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“Environmental Film Festival in the Nation’s Capital”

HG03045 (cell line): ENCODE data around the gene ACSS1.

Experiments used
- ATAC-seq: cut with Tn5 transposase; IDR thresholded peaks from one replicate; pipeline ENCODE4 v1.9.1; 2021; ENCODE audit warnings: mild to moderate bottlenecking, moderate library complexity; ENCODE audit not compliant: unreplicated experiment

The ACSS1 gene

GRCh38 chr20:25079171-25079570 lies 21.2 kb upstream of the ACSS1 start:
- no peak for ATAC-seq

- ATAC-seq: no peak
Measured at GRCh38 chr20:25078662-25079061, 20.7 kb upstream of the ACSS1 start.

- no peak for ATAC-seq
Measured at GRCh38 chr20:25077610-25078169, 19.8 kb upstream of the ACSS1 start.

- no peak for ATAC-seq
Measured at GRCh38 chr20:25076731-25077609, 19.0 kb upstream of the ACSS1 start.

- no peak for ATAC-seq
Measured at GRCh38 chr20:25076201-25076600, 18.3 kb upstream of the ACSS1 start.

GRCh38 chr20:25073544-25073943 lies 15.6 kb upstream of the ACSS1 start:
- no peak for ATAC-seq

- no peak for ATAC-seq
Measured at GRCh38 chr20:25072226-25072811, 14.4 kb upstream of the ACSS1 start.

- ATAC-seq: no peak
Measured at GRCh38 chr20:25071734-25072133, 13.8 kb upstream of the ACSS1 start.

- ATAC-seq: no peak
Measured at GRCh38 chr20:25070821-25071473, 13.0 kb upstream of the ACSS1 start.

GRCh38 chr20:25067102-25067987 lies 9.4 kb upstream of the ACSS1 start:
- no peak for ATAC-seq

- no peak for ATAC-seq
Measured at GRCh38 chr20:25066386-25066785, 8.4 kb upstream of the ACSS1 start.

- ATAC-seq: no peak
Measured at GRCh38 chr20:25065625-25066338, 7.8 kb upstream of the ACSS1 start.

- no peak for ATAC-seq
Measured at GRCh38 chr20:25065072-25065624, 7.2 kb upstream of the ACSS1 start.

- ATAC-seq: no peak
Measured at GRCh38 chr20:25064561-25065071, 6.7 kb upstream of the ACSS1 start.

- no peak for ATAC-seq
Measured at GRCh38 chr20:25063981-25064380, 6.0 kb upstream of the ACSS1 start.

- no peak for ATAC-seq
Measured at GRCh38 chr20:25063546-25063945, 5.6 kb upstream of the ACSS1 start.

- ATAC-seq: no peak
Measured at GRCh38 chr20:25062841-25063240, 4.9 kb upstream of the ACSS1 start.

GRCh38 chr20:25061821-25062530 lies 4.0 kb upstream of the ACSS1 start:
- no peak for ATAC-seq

Examining history, archaeology, politics, anthropology, sociology, architecture, and, by the way, ecological issues, the sixth annual “Environmental Film Festival” has set itself a worldwide agenda. The fest’s sweep may not quite be universal, but it’s certainly more than even the most dedicated filmgoer could consume: 80 films, 21 of them local premieres, at 35 venues over 10 days. As usual, the busiest site is the National Museum of Natural History, which will be showing such first-rate nature films as Living Edens: Ethosha—Africa’s Untamed Wilderness (Friday, March 27, at noon), The Ultimate Guide: Elephants (Saturday, March 28, at 1 p.m.), Puma: Lion of the Andes (Sunday, March 29, at 2:30 p.m.), Father, Son, & Holy Torum (pictured, Sunday, April 5, at 1 p.m.), and The Boyhood of John Muir (Sunday, April 5, at 5 p.m.). Other interesting titles include City Farmers (Friday, March 27, at 7 p.m., National Museum of Women in the Arts), Concert of Wills: Making the Getty Center (Saturday, March 28, at 2 p.m., National Gallery of Art), and Jacques Tati’s Mon Oncle (Wednesday, April 1, at 7 p.m., French Embassy). Also to be shown are several films about environmental battles, including Fury for the Sound: The Women of Clayquot, an account of anti-logging protests in British Columbia (Saturday, March 28, at 8 p.m., American University), and Jammerdahl: Valley of Tears, the tale of the struggle to stop a highway from traversing a Dutch national park (Thursday, April 2, at 6 p.m., Royal Netherlands Embassy). At the Museum of Natural History’s Baird Auditorium, 10th & Constitution Ave. NW., and many other venues (see Showtimes for details). Free. (202) 342-2564. (Mark Jenkins)